The accusation had been leveled at me recently. I had forgotten how to have ‘fun,’ one friend complained.

I ended up spending a restless night as the puzzle turned in my brain. What was causing this change in behavior?

I’d noticed that I was becoming lonely. I’d noticed that I was sharing less of myself to others around me.

I’d even noticed a growing frustration as I found less and less to talk about with my friends. I found myself actively working to keep them talking to me so that I could avoid facing the fact that I no longer had anything to contribute.

The wee hours of the morning caused me to turn the question on its head:

Was there anyone in my life now that I associate with more?

To my surprise, the answer was yes.

I discuss the stock market and business issues with my neighbor, who happens to be a manager at the store next to mine.

I commiserate over the frustration of trying to juggle work and self-improvement with a friend who is attending college. Like me, she finds herself fighting for the right to improve her life with friends who want her to hang out with them instead.

I find myself cherishing the nights when I get to work with a friend who became a CNA, got a better paying job, and dropped down to working only one night a week at the store.

She plans to aim for a nursing degree now.

I realized that I have more in common with the kid who recently graduated BASIC after joining the Army Reserves, and I look forward to seeing one friend stop in the store after work. She managed to escape her job in fast food to become a preschool instructor.

I’ve even noticed the revival of a friendship that started back in the fourth grade. We chat more now than we have in years.

I recalled reading once that we are a reflection of the five people we spend the most time with. I didn’t think much about it at the time I first encountered the theory; I’d been a frustrated single mother just trying to make ends meet back then so I’d dismissed the notion as nonsense.

Over a decade later I’ve finally realized that there is truth in those words.

As You Change, So Do Your Friends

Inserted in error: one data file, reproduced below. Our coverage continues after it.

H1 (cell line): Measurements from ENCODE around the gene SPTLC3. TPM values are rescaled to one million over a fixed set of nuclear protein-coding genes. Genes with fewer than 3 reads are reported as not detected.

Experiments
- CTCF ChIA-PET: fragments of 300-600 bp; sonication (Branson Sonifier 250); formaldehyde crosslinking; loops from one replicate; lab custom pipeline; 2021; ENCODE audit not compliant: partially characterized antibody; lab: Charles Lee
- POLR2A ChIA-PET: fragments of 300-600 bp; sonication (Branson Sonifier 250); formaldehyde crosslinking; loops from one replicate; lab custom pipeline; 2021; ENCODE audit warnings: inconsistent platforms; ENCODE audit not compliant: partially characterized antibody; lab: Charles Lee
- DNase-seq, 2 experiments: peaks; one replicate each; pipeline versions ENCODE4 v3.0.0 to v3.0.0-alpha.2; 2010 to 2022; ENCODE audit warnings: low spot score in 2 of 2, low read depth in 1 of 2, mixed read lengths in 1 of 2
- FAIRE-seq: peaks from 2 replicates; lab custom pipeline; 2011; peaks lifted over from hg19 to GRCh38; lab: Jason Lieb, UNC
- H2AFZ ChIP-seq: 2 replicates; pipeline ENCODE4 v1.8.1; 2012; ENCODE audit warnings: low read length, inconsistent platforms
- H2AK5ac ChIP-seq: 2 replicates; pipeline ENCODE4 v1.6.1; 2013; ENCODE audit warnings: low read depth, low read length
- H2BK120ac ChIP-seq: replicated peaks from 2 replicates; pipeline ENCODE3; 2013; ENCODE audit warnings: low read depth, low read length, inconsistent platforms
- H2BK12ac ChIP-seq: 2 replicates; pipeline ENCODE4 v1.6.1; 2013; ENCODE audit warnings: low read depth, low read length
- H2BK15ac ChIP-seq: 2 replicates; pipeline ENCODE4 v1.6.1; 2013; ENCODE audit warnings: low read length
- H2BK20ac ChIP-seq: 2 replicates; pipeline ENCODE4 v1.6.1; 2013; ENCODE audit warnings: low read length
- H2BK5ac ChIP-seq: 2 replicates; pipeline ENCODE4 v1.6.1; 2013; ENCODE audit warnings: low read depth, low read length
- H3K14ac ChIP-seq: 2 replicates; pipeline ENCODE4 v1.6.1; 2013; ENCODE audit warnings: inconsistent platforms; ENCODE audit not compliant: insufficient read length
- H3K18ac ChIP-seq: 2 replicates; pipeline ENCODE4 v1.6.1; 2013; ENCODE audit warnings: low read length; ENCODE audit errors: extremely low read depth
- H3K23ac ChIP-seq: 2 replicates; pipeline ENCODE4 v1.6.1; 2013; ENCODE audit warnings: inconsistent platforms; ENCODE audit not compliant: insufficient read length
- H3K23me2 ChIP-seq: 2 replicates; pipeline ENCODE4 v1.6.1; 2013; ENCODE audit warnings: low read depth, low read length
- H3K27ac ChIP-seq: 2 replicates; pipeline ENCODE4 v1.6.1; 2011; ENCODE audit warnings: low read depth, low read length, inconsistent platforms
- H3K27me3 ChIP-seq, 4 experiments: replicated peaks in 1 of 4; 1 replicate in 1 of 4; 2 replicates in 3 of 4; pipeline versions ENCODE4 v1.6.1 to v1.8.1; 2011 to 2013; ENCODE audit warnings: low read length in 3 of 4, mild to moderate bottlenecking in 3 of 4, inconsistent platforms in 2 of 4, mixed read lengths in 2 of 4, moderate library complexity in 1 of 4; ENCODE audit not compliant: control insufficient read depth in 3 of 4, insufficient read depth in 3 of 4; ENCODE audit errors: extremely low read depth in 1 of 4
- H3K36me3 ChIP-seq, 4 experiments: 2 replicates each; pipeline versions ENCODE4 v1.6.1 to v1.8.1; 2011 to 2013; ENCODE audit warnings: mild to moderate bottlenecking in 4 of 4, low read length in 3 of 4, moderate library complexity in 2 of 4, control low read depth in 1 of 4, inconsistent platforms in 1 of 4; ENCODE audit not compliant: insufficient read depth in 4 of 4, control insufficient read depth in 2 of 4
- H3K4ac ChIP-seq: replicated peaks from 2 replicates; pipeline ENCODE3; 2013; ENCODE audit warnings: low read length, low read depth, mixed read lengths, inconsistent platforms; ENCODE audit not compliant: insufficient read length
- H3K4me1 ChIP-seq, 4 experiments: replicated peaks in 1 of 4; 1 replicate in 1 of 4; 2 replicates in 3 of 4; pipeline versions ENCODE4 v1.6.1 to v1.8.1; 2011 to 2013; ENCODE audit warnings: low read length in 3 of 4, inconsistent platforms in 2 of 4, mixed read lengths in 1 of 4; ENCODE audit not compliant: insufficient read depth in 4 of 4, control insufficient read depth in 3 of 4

It is completely normal to change over time, especially if we embark upon a plan of self-improvement. We instinctively gravitate towards others who, just like us, want to change their lives.

This epiphany helped me to realize that I’m not becoming snobbish or jaded.

I’m not spending too much time focusing on my work.

I’m just changing, and with that change I now have less in common with the people from my past.

It is a sign that I am making progress.


Have you noticed your friends changing over time? How does that make you feel? Please share your stories in the comments below.

 

 

 

Categories
Education

The College Path

Last year a friend of mine decided to attend college. He wants to increase his education so that he can get a better paying job. I’ve encouraged him in this endeavor by assisting him with technical difficulties when his computer messed up and by acting as a sounding board when he doubts his ability to continue.

He stopped in at my job the other day filled with news about his latest semester. I listened, happily enraptured at the sheer excitement he displayed. His eyes sparkled, his voice resonated; his whole being reflected a new power and confidence as he shared his journey with me that day.

“You should go to college too,” he finally admonished me. “You’re not dumb yet you’re wasting your life for minimum wage. You can do so much better than that. Just think of the job you could get with a degree!”

I gave him a secret smile. “I might not be in college but I am increasing my education,” I shared. “However, my goal doesn’t require a degree at the moment. If that ever changes, I’ll definitely give it some serious consideration.”

What my friend doesn’t realize is that my goal is a bit different than his. While he wants a better paying job, I simply want financial freedom. I’ve worked out a way to achieve that and started taking definitive steps in that direction. He’d probably be surprised if he discovered that my personal course of study includes college textbooks such as these:

 

 

 

 

 

 

 

I have no issues against going to college; I feel that it is a very laudable goal to have. I’ve even written here that I’d like to graduate college at some point in my lifetime but the fact is that I prefer to achieve my freedom more.

I can do that without an official college education.

I am very thankful of the fact that my friend thinks enough of me to actively encourage me to better myself. While I wish that he understood that I’m already in the process of doing just that (by taking a different path), his concern warmed my heart as I finished my shift that night.

Do you have any friends who care for you enough to encourage you to better yourself? Please share your stories in the comments below.

Categories
Life

Laundry Day